In its Weekly Petroleum Status Report released on November 12, 2015, the EIA (U.S. Energy Information Administration) stated that US propane inventories rose by 1.6 million for the week ended November 6. That’s well above the upper limit of the average range.
Total propane inventories are 104.0 MMbbls (million barrels) for the week ended November 6, 2015. These levels are 22.9 MMbbls greater, or 28% higher, than they were in the corresponding period last year.
Propane prices and demand
US residential propane prices averaged $1.91 per gallon for the week ended November 9, 2015, which was $0.006 per gallon higher than prices for the week ended November 2, 2015, and $0.49 per gallon lower than the price in the corresponding period last year.
US residential propane demand is 0.85 MMbpd (million barrels per day) for the week ended November 6, 2015, which was 0.03 MMbpd more than the demand for the week ended November 2, 2015, and 0.316 MMbpd lower than the propane demand in the corresponding period last year.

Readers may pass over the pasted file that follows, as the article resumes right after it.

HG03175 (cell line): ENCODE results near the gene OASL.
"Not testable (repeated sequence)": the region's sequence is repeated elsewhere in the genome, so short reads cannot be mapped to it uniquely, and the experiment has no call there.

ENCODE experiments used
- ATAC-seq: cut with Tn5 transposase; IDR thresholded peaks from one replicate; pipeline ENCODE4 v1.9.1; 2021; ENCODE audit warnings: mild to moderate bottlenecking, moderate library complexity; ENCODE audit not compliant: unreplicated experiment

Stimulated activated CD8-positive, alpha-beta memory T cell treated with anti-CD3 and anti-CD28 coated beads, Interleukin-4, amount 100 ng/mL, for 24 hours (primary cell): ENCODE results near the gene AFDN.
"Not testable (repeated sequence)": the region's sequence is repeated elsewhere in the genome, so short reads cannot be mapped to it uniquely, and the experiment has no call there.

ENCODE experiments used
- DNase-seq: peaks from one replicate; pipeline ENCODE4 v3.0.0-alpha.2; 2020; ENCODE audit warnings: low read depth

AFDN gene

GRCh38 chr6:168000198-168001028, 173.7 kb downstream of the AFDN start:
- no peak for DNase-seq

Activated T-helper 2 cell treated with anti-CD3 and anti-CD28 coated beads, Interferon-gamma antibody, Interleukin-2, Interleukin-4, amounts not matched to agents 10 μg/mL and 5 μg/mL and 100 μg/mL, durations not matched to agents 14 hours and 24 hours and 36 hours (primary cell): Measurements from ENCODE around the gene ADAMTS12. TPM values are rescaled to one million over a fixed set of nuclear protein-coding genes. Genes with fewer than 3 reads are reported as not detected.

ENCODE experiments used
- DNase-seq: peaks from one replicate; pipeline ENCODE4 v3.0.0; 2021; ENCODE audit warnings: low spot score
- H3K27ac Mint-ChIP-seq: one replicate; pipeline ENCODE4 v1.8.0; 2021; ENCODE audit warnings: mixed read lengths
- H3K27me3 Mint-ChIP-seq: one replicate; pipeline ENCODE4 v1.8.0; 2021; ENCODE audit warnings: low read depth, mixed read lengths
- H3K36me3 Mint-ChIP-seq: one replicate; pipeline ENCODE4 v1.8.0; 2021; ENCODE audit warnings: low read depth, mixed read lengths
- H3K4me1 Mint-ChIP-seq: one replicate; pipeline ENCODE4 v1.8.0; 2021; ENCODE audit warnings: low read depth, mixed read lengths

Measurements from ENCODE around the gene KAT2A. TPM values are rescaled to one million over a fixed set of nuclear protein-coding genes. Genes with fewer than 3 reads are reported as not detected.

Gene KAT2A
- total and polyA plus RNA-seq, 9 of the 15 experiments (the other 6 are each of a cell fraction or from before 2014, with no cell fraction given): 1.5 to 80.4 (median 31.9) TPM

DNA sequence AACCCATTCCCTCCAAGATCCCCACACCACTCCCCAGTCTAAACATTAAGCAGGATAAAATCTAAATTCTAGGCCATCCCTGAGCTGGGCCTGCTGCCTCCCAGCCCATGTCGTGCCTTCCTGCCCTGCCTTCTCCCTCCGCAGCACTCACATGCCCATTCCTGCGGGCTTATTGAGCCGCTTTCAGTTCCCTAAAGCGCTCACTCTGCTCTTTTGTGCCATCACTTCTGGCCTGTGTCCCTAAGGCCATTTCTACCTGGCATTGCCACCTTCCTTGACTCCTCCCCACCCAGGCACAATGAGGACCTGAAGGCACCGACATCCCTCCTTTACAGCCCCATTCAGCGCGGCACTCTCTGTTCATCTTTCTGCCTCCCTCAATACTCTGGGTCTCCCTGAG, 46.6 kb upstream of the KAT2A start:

What does this mean?
The US propane industry has a fascinating circumstance developing. US propane stock levels are at record levels, and the demand for propane is almost flat. The agriculture segment didn’t have much interest in propane this fall, as corn moisture levels were pretty low.
Another factor is the winter climate forecast. Current amplified weather forecasts, which are calling for above ordinary temperatures over a large portion of the United States, will keep propane demand low. These conditions can certainly change during the winter months.
What’s the impact?
Propane prices affect propane producers and distributors, which decreases the revenues of companies such as DCP Midstream Partners (DPM), Enterprise Products Partners (EPD), Ferrellgas Partners (FGP), Suburban Propane Partners (SPH), Targa Resources Partners (NGLS), AmeriGas Partners (APU), and NGL Energy Partners (NGL).
Some of the above companies are components of the First Trust North American Energy Infrastructure ETF (EMLP).